As a Ph.D. with a focus in sport and exercise psychology (Kinesiology, Illinois, 1999), I naturally want to understand thought processes and emotions, and how they influence behavior. As a myeloma support group leader, I also participate in discussions with those on their myeloma pathway. And, as someone diagnosed with smoldering myeloma, I have evaluated (and constantly evaluate) my own pathway from a psychological perspective. This is natural for me, as this is life with a capital “L.” My Life is me — and how I view the world in the course of my pathway, or what I refer to as mindset, impacts my quality of life. It does for others, too. 

Sometimes, people feel like things happen to them and they have no control, while others perceive more control in their lives in spite of challenges faced. This can be likened to the phrase of a glass half-empty or half-full, but it goes beyond simple pessimism and optimism. In short, those who lack a sense of control tend to feel like a pawn, as they experience low self-esteem, loss of motivation, and shame. They also tend to shut others out and may also use a lot of comparison behaviors. 

In contrast, those who perceive more control act as orchestrators of life, regardless of current circumstances. Of course, unexpected and negative things happen, but they act through these things with a sense of involvement to determine their next best steps. Those with this mindset tend to persist more with health-related behaviors and have better mental health. And while they may listen to and learn from others’ experiences, they don’t engage in a lot of comparison. (Maybe you’ve heard the quote: “Comparison is the thief of joy.”)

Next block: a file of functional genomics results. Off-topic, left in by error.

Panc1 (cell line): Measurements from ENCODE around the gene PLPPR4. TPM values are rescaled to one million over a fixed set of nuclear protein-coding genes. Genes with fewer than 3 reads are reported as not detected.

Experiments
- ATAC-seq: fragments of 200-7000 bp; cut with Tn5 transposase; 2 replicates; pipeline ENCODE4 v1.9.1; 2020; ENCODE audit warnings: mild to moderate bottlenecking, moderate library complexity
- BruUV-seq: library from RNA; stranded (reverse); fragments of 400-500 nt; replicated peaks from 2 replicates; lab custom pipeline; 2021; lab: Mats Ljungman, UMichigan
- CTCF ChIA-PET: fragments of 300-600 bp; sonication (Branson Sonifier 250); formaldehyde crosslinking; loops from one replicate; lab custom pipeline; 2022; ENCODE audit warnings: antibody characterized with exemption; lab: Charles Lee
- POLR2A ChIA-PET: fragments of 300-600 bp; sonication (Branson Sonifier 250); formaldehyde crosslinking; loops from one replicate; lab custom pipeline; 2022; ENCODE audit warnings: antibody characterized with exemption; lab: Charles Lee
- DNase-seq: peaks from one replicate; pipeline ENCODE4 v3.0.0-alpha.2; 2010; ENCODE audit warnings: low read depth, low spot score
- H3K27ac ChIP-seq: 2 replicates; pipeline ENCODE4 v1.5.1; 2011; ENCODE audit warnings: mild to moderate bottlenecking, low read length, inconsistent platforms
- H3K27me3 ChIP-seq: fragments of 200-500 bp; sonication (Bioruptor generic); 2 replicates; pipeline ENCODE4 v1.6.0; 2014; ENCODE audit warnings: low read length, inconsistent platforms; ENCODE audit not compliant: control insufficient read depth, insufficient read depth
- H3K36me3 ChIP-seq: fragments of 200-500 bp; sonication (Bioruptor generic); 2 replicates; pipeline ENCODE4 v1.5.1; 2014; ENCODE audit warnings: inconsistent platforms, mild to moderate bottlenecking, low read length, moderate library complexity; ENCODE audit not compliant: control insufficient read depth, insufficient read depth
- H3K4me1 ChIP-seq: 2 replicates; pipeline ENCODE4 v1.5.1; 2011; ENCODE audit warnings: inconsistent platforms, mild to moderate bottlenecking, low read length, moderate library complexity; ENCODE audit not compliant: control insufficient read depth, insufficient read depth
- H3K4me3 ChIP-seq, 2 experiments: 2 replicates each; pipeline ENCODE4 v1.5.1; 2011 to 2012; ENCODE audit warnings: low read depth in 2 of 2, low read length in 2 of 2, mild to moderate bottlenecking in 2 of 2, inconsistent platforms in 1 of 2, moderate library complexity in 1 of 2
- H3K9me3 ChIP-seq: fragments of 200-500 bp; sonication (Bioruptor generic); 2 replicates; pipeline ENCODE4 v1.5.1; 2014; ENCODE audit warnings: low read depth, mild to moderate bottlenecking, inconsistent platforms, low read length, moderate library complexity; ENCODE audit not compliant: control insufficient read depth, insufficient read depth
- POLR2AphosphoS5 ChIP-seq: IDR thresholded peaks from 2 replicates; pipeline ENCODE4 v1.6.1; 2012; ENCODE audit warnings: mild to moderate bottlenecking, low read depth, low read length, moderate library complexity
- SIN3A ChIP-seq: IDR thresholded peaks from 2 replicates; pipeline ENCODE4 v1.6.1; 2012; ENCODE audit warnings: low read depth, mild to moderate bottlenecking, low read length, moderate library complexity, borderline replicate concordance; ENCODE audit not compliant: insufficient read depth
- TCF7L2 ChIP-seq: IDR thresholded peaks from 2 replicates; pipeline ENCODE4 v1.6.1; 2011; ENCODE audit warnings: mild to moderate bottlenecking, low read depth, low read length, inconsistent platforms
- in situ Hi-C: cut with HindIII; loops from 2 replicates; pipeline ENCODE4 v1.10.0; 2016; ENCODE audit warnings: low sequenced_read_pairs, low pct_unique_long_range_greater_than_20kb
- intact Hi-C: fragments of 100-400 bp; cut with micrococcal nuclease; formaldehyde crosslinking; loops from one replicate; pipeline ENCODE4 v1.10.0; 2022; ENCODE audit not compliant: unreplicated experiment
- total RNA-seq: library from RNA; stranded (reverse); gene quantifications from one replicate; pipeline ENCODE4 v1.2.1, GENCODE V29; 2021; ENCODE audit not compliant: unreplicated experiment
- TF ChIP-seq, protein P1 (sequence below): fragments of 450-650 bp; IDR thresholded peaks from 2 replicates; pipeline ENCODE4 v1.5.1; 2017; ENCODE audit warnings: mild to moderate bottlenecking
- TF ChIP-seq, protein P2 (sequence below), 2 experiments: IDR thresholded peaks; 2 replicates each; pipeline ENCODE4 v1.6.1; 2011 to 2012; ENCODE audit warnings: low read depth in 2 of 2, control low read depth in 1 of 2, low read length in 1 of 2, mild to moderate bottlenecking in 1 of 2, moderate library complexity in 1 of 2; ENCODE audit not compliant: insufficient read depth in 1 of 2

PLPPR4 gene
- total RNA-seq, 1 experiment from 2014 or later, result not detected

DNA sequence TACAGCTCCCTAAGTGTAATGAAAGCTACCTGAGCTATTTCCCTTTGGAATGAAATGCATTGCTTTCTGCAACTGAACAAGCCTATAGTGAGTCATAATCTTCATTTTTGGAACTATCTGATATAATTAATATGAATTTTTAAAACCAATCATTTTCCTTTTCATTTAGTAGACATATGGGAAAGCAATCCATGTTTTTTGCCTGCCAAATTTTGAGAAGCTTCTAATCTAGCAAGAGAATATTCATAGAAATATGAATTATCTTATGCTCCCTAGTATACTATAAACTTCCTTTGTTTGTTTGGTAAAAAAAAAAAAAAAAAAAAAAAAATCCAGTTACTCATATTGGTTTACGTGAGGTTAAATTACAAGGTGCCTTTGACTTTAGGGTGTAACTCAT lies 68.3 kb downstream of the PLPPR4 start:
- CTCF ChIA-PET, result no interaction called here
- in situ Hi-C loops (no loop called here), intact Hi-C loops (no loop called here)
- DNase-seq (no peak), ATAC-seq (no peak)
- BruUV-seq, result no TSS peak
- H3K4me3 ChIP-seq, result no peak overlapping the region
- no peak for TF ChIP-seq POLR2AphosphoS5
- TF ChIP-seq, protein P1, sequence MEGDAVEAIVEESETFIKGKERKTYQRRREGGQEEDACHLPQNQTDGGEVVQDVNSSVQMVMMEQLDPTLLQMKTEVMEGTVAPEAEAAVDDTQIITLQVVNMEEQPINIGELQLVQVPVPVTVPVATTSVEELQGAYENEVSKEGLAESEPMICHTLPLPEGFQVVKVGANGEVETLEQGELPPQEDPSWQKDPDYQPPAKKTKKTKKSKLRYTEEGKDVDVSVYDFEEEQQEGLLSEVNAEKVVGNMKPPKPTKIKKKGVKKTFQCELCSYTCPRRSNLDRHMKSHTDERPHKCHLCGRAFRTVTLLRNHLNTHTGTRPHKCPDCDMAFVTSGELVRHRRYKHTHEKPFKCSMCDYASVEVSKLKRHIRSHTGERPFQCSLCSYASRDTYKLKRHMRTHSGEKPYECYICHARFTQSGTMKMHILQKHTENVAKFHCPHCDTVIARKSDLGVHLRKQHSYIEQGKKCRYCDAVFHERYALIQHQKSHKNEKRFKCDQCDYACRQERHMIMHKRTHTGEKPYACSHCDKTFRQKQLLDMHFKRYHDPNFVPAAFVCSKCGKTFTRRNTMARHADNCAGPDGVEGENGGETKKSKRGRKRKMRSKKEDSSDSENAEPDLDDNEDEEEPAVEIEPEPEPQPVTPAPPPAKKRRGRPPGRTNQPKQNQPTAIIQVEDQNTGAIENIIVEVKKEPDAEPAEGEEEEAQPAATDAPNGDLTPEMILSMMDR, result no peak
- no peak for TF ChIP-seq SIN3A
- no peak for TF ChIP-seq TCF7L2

With this orientation, I searched for ASH abstracts dealing with mental health. I found papers addressing:

  • psychological distress, prognostic awareness, and quality of life among patients and caregivers;
  • exploratory work assessing interest in lifestyle intervention for myeloma patients;
  • examination of depression, anxiety, and clinical trial perceptions among patients; 
  • impact of a digital life coach during autologous stem cell transplant; and 
  • financial toxicity and its effects on patients and families

Additionally, the iStopMM project reported that it will be assessing mental health longitudinally, and so that data will be highly anticipated in the years ahead. 

I found much of this work interesting, and my original intent was to detail these various papers and their findings. But as I write, I’m shifting perspective to more of an editorial nature. As I provided a summary of mindsets above, I have nagging thoughts about toxic positivity along with the roles distress and mental/emotional pain. I think we have to be aware of toxic positivity. This is the frame of mind where negative emotions are dismissed and people think that no matter what, “I must present a positive mindset.” It tries to push aside the difficult emotions, such as fear and sadness, and can be quite harmful to our mental health. 

In this Life, how can we help people who are in the midst of what for many is their toughest challenge? How can patients get to a mental space where they recognize and accept their challenge, and also hold a positive mental mindset that provides a healthy energy which helps them deal not only with day-to-day challenges, but also with something that endangers their way of life and, at times, even their existence?

For me, much of the answer is in rejecting toxic positivity and in embracing the full range of the emotional spectrum — from experiencing the high of highs to the low of lows, and being authentic and aware in these moments of life. Yes, in the low times, the heart hurts and feels like it’s breaking apart and is being torn out. We cannot deny these difficulties and must experience them. But how can we help others see that instead of breaking apart, the heart may actually be breaking open? Breaking open to new possibilities, new ways of being, deeper relationships, and a greater empathy as we move through our personal worlds. That in the midst of all the crap, there is something else there that can be used for good in the future. Maybe it’s not even an issue of the glass being half-full or half-empty — instead, it’s an issue of “now, what are you going to fill your glass with?”

Jessie Daw, on Twitter @Daw6Jessie